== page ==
From the beginning of time, Jesus has seen the heavenly kingdom as the creator intended. Then he is born into this world that is not as the creator intended. The world is beautiful and graceful how everything works together like a finely tuned clock. But Jesus sees the sand in the gears, the chinks and the brokenness that you and I also see.

Philip Yancey talks about this in both of the two lessons that we have studied of his. How Jesus lived in both heaven and earth, he came to earth knowing both. Earth is not heaven, but where Jesus is on earth, the kingdom of heaven has arrived and through his ministry he makes the kingdom of heaven real now. The kingdom of heaven is like a surprise party and the party might begin before the birthday boy arrives, but the party begins in earnest when the birthday boy arrives. 

Our Sunday school class will begin again January 13 when we will begin to look at prayer in worship, which is to say corporate prayer. And our practice of using prayer to express a vision of the kingdom of heaven

Christ knows the heavenly kingdom that God intends, and yet comes to earth that falls short, way short of that kingdom ideal. You who read the stories of Christ, the gospel narratives, know how Jesus helps bring about that kingdom now to the people around him. He teaches and he heals, and he raises from the dead and he praises the humble and the downtrodden. All of this makes hope for a better world real.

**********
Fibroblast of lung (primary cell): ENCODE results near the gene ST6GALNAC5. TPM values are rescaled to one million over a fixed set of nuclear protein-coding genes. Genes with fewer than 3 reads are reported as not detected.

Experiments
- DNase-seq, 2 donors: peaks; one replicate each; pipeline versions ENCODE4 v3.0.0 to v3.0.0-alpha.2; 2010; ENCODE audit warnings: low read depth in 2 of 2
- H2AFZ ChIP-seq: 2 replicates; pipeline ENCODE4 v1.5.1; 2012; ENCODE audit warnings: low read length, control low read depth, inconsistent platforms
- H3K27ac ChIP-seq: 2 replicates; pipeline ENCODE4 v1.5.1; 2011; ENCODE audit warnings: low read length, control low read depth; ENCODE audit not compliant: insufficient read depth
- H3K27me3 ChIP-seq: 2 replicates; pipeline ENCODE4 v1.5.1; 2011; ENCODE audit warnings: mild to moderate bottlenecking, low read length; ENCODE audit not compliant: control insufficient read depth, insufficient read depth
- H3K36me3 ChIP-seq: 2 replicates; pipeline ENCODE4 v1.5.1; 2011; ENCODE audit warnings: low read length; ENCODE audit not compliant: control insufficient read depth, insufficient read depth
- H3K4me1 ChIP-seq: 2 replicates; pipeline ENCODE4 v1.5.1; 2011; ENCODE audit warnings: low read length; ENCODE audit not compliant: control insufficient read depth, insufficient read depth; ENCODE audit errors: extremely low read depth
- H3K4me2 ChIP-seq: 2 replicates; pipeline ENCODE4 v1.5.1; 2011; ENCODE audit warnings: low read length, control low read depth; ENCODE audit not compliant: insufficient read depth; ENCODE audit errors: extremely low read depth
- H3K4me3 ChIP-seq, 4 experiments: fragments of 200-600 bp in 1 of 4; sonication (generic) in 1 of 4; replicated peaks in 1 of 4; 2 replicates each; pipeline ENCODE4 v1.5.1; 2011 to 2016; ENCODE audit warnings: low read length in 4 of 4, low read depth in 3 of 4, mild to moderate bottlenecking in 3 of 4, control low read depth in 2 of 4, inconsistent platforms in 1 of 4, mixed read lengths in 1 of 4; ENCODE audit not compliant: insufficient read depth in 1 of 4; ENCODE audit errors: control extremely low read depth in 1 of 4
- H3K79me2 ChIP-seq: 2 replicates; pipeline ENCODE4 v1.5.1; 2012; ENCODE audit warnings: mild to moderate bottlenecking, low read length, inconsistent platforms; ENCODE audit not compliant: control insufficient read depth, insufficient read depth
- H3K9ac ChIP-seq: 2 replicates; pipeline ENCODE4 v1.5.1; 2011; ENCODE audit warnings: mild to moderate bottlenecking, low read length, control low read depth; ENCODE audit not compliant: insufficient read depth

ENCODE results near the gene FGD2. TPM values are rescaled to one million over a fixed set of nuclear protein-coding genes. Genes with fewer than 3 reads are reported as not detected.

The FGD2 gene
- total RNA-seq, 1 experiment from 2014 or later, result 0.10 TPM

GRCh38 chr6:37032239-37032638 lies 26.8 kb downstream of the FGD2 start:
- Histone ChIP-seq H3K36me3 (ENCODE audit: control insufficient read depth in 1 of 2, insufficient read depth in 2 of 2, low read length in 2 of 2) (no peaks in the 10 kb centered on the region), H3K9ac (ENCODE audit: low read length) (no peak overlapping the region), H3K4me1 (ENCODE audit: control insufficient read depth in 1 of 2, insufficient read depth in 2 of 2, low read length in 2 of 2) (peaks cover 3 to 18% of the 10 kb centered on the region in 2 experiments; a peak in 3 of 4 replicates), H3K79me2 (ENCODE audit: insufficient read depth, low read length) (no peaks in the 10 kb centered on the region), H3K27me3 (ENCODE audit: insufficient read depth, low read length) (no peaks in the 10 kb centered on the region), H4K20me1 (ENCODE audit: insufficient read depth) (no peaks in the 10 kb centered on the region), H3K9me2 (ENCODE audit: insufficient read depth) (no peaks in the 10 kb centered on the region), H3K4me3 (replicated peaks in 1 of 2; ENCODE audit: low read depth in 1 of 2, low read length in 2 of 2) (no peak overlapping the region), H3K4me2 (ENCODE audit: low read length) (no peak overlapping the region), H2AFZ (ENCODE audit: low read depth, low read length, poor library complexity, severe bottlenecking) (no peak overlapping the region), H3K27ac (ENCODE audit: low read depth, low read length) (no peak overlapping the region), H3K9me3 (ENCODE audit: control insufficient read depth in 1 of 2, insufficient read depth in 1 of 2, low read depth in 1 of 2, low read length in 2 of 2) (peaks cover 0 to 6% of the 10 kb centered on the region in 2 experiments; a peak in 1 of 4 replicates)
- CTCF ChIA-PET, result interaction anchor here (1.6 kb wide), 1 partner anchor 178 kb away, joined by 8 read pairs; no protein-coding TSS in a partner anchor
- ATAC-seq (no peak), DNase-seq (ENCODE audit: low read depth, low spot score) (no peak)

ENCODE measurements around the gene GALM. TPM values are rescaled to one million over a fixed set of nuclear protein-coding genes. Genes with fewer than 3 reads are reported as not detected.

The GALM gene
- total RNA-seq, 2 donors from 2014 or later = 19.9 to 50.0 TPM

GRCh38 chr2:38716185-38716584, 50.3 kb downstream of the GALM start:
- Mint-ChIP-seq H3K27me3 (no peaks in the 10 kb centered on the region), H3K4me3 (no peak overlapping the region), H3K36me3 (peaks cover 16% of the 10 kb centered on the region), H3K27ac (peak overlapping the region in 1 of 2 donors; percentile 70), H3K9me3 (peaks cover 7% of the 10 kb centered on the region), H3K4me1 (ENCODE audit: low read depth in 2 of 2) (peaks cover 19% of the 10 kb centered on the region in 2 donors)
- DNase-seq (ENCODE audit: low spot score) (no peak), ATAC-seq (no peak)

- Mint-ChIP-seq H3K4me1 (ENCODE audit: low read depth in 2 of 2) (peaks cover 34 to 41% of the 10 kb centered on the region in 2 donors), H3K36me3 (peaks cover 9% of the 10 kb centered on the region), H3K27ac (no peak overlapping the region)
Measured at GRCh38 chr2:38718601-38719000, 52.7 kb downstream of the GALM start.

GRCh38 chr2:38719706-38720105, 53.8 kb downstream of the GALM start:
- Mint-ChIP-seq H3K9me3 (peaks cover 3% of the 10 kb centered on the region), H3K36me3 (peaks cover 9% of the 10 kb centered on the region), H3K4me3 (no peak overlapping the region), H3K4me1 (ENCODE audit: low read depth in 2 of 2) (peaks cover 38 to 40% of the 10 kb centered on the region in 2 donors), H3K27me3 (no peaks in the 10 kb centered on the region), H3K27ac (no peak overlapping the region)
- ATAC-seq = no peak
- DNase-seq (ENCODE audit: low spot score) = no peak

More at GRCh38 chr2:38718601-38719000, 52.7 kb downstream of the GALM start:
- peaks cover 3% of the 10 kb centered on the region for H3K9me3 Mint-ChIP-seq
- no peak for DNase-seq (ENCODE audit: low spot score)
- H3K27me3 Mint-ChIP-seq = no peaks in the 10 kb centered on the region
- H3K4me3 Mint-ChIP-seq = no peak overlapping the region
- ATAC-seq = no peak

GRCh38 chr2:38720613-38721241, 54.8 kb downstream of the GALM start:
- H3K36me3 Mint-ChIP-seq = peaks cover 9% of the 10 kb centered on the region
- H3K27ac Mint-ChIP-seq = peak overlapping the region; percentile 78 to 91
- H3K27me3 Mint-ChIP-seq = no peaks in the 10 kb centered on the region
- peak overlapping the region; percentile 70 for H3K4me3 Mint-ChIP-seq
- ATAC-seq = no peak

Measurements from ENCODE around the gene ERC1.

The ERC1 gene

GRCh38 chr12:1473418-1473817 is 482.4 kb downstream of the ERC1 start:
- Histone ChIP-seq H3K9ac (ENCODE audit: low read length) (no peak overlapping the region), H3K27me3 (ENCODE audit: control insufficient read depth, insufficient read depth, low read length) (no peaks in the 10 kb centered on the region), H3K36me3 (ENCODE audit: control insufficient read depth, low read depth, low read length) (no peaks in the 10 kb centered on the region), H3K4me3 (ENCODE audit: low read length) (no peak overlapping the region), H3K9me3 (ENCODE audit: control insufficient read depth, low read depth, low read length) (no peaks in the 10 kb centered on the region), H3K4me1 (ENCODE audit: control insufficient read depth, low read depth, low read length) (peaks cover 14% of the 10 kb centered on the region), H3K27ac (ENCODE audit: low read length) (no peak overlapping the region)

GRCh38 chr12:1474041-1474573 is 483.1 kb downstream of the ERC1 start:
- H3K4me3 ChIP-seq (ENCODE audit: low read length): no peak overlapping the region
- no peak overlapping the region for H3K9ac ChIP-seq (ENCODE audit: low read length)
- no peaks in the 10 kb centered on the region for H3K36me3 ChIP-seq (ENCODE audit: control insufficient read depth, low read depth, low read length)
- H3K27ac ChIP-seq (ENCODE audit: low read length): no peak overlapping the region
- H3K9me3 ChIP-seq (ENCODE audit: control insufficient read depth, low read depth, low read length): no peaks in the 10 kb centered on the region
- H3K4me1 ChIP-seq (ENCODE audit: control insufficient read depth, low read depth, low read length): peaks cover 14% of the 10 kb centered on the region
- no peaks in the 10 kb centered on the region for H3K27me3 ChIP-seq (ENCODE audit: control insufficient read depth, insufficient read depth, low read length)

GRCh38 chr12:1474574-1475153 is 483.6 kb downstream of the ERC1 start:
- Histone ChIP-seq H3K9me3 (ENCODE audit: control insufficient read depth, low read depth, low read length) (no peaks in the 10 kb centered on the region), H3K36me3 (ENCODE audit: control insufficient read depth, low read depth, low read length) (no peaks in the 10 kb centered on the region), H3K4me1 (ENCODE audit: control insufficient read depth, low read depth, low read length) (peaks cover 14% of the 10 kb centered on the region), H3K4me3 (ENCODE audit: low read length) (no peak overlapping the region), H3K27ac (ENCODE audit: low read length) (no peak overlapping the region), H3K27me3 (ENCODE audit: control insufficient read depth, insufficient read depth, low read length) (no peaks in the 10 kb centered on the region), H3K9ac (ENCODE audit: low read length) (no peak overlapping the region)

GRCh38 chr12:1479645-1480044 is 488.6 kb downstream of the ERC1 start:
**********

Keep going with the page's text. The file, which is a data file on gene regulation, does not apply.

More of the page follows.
And that hope for the arrival of the Messiah begins in the prophecy of the Hebrew scriptures and that hope gains fulfillment in Mary’s pregnancy. Jesus earthly ministry begins with a message of hope. Jesus ministry begins in Mary where His heavenly presence and the earthly realm first come together in Mary. And Jesus gospel truth and heavenly future have full presence in that young pregnant girl.

One day, Jesus will return and the heavenly kingdom will come to all of God’s creation. Perhaps you can practically taste it. Perhaps you can imagine it, dream it. Advent lives in that anticipation of the kingdom made real. And where Jesus compassion intersects in our lives, we have a glimpse of that world now. In ministry, in worship, in scripture devotions and prayer.

And in a very real way, Jesus life intersects in the world through Mary, and her hope endures still today. From that moment, the kingdom of God comes to the world through the child born to Mary. Such hope and such heavenly reality goes beyond Mary and comes to you. As Jesus lives in us, in you, hope lives in the world.